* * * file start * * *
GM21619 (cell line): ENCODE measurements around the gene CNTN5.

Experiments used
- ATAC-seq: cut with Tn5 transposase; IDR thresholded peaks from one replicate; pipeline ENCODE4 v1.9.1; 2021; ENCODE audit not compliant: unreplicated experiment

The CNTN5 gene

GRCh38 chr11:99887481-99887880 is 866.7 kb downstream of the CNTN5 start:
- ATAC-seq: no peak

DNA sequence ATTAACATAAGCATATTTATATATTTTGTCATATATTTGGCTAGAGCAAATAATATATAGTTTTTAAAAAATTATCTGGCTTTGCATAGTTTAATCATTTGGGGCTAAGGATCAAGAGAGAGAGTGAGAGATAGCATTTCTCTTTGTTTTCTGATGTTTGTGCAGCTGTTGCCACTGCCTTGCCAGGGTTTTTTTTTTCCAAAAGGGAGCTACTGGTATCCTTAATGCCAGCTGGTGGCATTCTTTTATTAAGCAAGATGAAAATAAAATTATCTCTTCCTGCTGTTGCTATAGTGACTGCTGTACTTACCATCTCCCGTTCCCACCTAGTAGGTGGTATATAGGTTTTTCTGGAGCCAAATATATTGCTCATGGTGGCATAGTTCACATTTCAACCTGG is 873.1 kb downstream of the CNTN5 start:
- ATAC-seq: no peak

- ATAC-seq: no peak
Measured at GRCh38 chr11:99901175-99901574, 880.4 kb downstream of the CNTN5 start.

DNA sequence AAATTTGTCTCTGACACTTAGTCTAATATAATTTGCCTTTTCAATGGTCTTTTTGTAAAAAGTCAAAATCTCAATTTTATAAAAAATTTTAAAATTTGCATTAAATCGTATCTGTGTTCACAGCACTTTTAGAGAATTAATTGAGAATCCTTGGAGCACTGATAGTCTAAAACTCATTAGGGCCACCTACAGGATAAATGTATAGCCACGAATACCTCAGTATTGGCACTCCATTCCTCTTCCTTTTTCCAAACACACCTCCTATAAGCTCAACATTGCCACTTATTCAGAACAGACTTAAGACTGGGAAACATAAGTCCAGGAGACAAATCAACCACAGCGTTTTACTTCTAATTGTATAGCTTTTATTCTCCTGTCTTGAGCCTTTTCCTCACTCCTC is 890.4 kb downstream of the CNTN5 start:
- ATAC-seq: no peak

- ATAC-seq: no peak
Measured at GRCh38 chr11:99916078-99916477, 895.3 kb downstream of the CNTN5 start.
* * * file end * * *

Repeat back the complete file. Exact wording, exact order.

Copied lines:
GM21619 (cell line): ENCODE measurements around the gene CNTN5.

Experiments used
- ATAC-seq: cut with Tn5 transposase; IDR thresholded peaks from one replicate; pipeline ENCODE4 v1.9.1; 2021; ENCODE audit not compliant: unreplicated experiment

The CNTN5 gene

GRCh38 chr11:99887481-99887880 is 866.7 kb downstream of the CNTN5 start:
- ATAC-seq: no peak

DNA sequence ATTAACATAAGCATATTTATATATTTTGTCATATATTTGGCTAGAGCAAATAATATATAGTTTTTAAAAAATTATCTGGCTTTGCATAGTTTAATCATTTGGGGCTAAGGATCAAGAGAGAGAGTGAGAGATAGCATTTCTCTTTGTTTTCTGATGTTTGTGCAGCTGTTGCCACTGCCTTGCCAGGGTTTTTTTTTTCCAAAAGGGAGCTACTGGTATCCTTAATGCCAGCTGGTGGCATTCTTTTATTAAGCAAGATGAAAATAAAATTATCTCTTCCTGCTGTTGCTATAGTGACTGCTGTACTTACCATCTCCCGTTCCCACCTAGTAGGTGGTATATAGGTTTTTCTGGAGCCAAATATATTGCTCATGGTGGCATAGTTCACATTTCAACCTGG is 873.1 kb downstream of the CNTN5 start:
- ATAC-seq: no peak

- ATAC-seq: no peak
Measured at GRCh38 chr11:99901175-99901574, 880.4 kb downstream of the CNTN5 start.

DNA sequence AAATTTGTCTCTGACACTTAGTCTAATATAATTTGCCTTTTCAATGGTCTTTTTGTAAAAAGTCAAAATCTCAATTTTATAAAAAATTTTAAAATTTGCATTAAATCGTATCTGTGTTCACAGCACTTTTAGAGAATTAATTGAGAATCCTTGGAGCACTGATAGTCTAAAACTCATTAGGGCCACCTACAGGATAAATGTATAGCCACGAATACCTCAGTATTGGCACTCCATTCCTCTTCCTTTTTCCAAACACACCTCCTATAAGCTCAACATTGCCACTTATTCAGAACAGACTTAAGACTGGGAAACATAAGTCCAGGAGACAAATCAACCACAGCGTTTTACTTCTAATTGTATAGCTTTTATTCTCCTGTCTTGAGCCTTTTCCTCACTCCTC is 890.4 kb downstream of the CNTN5 start:
- ATAC-seq: no peak

- ATAC-seq: no peak
Measured at GRCh38 chr11:99916078-99916477, 895.3 kb downstream of the CNTN5 start.